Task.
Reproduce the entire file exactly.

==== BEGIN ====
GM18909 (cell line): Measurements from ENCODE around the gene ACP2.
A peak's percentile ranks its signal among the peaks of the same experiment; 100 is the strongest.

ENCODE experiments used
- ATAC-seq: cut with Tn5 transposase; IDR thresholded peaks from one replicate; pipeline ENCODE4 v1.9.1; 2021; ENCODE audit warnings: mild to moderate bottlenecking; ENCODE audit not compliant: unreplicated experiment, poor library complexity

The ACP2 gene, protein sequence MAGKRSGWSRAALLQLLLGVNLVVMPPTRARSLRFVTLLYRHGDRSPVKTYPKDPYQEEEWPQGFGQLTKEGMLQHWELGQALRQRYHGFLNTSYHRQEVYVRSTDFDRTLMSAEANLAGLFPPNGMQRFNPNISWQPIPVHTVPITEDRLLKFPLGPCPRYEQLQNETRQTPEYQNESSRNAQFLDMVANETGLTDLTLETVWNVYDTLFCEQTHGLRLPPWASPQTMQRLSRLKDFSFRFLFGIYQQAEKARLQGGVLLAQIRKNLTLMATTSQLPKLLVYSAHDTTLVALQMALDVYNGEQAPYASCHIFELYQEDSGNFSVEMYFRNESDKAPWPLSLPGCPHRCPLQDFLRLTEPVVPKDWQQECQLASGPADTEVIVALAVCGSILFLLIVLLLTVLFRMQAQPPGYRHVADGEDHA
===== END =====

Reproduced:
GM18909 (cell line): Measurements from ENCODE around the gene ACP2.
A peak's percentile ranks its signal among the peaks of the same experiment; 100 is the strongest.

ENCODE experiments used
- ATAC-seq: cut with Tn5 transposase; IDR thresholded peaks from one replicate; pipeline ENCODE4 v1.9.1; 2021; ENCODE audit warnings: mild to moderate bottlenecking; ENCODE audit not compliant: unreplicated experiment, poor library complexity

The ACP2 gene, protein sequence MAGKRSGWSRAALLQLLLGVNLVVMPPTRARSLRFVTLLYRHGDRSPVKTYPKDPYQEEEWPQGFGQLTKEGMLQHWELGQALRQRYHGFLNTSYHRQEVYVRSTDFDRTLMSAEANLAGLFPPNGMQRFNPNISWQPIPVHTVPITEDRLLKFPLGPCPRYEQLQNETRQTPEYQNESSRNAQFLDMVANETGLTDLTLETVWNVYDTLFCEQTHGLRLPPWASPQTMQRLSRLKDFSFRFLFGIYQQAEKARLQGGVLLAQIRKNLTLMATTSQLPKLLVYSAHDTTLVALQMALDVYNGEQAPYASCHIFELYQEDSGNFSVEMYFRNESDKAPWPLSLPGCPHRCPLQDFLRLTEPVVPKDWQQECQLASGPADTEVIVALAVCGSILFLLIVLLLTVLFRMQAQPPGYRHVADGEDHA